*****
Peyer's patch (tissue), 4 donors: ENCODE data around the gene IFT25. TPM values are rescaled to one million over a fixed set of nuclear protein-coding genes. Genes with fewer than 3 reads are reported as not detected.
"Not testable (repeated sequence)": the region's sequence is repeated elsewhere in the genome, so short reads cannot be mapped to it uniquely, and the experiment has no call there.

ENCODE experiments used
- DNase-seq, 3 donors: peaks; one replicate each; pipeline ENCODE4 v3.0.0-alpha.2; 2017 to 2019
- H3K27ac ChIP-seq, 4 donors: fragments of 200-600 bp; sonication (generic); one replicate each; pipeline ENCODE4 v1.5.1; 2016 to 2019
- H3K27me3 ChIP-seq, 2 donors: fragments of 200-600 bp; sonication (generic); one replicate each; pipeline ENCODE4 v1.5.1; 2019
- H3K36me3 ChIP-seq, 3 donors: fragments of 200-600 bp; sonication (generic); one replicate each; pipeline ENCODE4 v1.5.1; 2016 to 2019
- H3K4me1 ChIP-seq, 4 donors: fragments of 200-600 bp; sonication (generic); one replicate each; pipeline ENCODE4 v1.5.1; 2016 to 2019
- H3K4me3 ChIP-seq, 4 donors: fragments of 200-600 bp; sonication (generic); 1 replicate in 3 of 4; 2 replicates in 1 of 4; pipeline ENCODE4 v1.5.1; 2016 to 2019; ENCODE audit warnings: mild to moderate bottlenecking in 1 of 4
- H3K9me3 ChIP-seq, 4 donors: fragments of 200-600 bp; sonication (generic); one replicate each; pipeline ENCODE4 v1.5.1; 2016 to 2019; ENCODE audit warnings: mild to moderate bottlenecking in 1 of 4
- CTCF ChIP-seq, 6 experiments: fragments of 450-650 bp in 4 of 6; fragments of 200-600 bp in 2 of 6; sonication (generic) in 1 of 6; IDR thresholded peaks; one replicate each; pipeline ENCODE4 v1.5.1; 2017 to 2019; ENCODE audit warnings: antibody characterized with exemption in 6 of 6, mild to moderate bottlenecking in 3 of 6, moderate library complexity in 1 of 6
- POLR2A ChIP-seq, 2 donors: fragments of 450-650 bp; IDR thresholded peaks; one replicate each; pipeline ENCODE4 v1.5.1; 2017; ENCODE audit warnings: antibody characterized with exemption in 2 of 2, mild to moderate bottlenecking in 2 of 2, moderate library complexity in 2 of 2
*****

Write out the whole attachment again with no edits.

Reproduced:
Peyer's patch (tissue), 4 donors: ENCODE data around the gene IFT25. TPM values are rescaled to one million over a fixed set of nuclear protein-coding genes. Genes with fewer than 3 reads are reported as not detected.
"Not testable (repeated sequence)": the region's sequence is repeated elsewhere in the genome, so short reads cannot be mapped to it uniquely, and the experiment has no call there.

ENCODE experiments used
- DNase-seq, 3 donors: peaks; one replicate each; pipeline ENCODE4 v3.0.0-alpha.2; 2017 to 2019
- H3K27ac ChIP-seq, 4 donors: fragments of 200-600 bp; sonication (generic); one replicate each; pipeline ENCODE4 v1.5.1; 2016 to 2019
- H3K27me3 ChIP-seq, 2 donors: fragments of 200-600 bp; sonication (generic); one replicate each; pipeline ENCODE4 v1.5.1; 2019
- H3K36me3 ChIP-seq, 3 donors: fragments of 200-600 bp; sonication (generic); one replicate each; pipeline ENCODE4 v1.5.1; 2016 to 2019
- H3K4me1 ChIP-seq, 4 donors: fragments of 200-600 bp; sonication (generic); one replicate each; pipeline ENCODE4 v1.5.1; 2016 to 2019
- H3K4me3 ChIP-seq, 4 donors: fragments of 200-600 bp; sonication (generic); 1 replicate in 3 of 4; 2 replicates in 1 of 4; pipeline ENCODE4 v1.5.1; 2016 to 2019; ENCODE audit warnings: mild to moderate bottlenecking in 1 of 4
- H3K9me3 ChIP-seq, 4 donors: fragments of 200-600 bp; sonication (generic); one replicate each; pipeline ENCODE4 v1.5.1; 2016 to 2019; ENCODE audit warnings: mild to moderate bottlenecking in 1 of 4
- CTCF ChIP-seq, 6 experiments: fragments of 450-650 bp in 4 of 6; fragments of 200-600 bp in 2 of 6; sonication (generic) in 1 of 6; IDR thresholded peaks; one replicate each; pipeline ENCODE4 v1.5.1; 2017 to 2019; ENCODE audit warnings: antibody characterized with exemption in 6 of 6, mild to moderate bottlenecking in 3 of 6, moderate library complexity in 1 of 6
- POLR2A ChIP-seq, 2 donors: fragments of 450-650 bp; IDR thresholded peaks; one replicate each; pipeline ENCODE4 v1.5.1; 2017; ENCODE audit warnings: antibody characterized with exemption in 2 of 2, mild to moderate bottlenecking in 2 of 2, moderate library complexity in 2 of 2